by Melodie Davis
for release February 25, 2000
The Wisdom of House Rules
A young man finished his freshman year of college. Home for the summer, he let his mother know that since he was 19 and that he had gotten used to coming and going as he pleased, he didn't want to have to tell her where he was going or what time he was coming back.
"Oh," she responded. "I guess you won't be eating any meals here then, either."
He said, "What do you mean?"
"Well, I'm forty-five but I still tell other members of the household where I am going and when they can expect me back. If you don't want to live by that rule, I guess you want to live in an apartment."
This mother said that a friend reminded her that since her son had ended his freshman year, that meant he was a sophomore, and didn't she remember that "sophomore" comes from two Greek words: sophos meaning wise and moros meaning fool.
Wise fool. Most of us somewhere along the line got just smart enough that we thought we knew everything for a period of time. Later we learned how much there was to know. This mother had a lot of wisdom, calmly pointing out her rules of common courtesy in running a household.
What are your house rules? They may differ from house to house-and I think that always makes for a few sparks when couples get married or roommates move in together.
Does everyone carry his or her dishes to the counter? Do you fill the ice trays if you empty them? Are men expected to pull down the toilet seat? Is everyone expected to get out a new roll of toilet paper when they use up the old?
Do you tolerate feet on furniture? Last fall I learned that in some parts of Canada, taking your shoes off as soon as you enter a home is the expected rule. I kind of like that one. Is shouting okay? Is eating with the TV on okay?
More importantly, what are the house rules in regard to values? Is it understood that lying, cheating, and stealing are always wrong? Or are these okay if you get by with them? Do you report errors in pricing to clerks? Do you give back too much change?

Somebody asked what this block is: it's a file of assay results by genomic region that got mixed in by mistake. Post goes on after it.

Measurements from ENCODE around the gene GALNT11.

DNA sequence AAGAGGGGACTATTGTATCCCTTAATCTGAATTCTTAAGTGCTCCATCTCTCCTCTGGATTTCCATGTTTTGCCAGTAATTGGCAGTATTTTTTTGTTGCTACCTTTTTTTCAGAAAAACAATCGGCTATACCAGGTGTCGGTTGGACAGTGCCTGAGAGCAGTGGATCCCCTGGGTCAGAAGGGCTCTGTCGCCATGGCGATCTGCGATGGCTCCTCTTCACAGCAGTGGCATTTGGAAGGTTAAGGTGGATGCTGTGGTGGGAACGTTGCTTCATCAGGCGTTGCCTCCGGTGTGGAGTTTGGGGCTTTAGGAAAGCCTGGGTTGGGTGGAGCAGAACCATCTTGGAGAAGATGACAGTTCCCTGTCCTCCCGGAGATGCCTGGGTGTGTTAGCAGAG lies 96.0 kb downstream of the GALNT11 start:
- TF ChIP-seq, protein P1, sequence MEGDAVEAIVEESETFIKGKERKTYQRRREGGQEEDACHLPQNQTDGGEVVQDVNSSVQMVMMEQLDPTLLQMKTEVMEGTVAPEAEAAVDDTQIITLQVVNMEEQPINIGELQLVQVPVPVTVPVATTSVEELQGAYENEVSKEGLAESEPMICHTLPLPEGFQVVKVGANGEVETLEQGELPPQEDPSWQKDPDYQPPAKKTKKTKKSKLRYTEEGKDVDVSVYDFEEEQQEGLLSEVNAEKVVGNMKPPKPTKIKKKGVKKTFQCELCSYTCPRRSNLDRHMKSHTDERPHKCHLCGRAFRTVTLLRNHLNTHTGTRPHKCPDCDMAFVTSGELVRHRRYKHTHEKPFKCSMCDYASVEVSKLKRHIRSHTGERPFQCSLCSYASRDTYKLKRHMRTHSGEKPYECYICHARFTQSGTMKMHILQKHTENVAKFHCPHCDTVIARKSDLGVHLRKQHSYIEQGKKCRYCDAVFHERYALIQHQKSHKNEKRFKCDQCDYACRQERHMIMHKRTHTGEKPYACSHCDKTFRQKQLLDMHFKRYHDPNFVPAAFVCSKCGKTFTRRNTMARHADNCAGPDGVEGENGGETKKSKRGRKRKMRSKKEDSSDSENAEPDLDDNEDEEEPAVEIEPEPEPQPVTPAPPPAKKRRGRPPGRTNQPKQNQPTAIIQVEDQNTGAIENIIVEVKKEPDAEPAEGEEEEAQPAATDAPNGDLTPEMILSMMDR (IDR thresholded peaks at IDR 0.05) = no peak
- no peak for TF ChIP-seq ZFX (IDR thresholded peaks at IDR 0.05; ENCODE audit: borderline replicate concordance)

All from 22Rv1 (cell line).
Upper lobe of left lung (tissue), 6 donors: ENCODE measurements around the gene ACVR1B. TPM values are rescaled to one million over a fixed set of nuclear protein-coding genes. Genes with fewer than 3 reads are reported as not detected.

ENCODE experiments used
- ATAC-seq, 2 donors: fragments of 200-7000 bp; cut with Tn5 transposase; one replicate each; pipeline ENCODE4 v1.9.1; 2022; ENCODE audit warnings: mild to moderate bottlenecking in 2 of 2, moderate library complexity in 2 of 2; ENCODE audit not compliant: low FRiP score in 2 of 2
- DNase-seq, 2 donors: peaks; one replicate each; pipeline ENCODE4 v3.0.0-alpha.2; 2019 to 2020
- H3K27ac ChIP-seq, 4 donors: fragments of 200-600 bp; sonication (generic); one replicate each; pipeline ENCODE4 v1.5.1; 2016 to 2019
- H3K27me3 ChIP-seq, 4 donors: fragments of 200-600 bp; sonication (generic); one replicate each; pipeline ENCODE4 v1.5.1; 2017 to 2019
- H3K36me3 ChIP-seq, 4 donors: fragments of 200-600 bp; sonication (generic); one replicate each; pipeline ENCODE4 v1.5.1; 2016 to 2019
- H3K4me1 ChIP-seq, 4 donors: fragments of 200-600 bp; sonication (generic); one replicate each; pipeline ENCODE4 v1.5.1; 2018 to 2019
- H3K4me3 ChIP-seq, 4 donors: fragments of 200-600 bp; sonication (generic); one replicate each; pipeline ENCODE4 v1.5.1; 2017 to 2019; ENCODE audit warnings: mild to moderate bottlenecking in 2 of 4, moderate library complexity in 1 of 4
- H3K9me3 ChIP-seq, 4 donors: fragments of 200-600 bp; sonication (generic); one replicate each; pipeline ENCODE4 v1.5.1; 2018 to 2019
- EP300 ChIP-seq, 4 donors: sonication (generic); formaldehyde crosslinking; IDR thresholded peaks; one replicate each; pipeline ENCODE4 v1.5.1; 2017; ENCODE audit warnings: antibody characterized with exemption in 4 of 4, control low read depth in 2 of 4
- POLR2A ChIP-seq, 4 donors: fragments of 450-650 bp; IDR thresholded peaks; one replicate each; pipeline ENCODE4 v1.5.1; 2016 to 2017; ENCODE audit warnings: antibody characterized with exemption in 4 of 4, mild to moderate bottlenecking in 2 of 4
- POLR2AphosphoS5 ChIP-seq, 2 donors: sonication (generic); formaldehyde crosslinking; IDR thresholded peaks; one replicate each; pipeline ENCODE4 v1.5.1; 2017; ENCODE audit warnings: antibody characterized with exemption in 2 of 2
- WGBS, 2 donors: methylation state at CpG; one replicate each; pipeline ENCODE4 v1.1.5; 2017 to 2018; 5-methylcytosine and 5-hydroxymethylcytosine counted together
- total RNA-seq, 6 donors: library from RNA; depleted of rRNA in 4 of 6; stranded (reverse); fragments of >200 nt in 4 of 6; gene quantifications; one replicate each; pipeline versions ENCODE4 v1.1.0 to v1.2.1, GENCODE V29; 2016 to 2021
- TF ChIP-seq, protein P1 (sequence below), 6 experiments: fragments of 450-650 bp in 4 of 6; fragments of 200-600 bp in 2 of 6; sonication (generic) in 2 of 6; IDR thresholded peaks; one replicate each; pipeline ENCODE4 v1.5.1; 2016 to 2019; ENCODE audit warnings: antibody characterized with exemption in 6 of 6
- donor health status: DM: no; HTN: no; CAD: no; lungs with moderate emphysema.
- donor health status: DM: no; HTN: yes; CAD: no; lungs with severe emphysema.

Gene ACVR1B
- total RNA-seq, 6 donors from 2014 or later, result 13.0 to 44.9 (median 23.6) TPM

Are the people in your household expected to do what they say they will do? Do persons arrive places on time, or habitually late? Do they call in sick when they are not? Do people forgive each other, or harbor resentment and plot revenge?
A woman who used to work in our office now teaches English in another country. She said that a friend there observed that there isn't an institution like the church in that country to teach basic values like trust. My former co-worker observed that in the U.S, "basically we learn to trust our family, friends and people we do business with until we have good reasons not to." But in the country where she is teaching, "I am learning that trust is not something to take for granted; many people here do not trust even their closest friends."
I was talking with a friend who was struggling with forgiveness. She said, "How do you tell someone who doesn't have Christian values that they need to forgive someone? Why forgive if you haven't been taught that value?"
Happily, the research is beginning to point to the benefits for anyone in forgiving. A recent major article in Christianity Today (January 10, 2000) says that social scientists are discovering the power of forgiveness. They are learning that forgiveness can help lead to victims' emotional and even physical healing and wholeness. The John Templeton Foundation has awarded research grants for the study of forgiveness. Another effort is called the Campaign for Forgiveness Research (www.forgiving.org) While other major religions such as Islam praise the virtue of forgiveness, it is something new for secular, non-religious scholars to be studying the healing effects of forgiveness.
So maybe the old house rule of "Kiss and make up" had a lot of wisdom behind it as it smoothed many a sibling argument. One of my favorite Proverbs says, "Better a dry crust with peace and quiet than a house full of feasting with strife" (Prov. 17: 1)
Dry bread, anyone?
For a free booklet, "Talking with Your Kids About Right and Wrong," send to: Melodie Davis, Another Way c/o Name\Address of YOUR newspaper; or e-mail: Melodie@mennomedia.org.
You can also visit Another Way on the Web at www.thirdway.com.
Melodie Davis is the author of seven books and has written her column since 1987. She taught feature writing and has won awards from a number of organizations including the National Federation of Press Women, Virginia Press Women and the American Advertising Association. She and her husband have three growing daughters.
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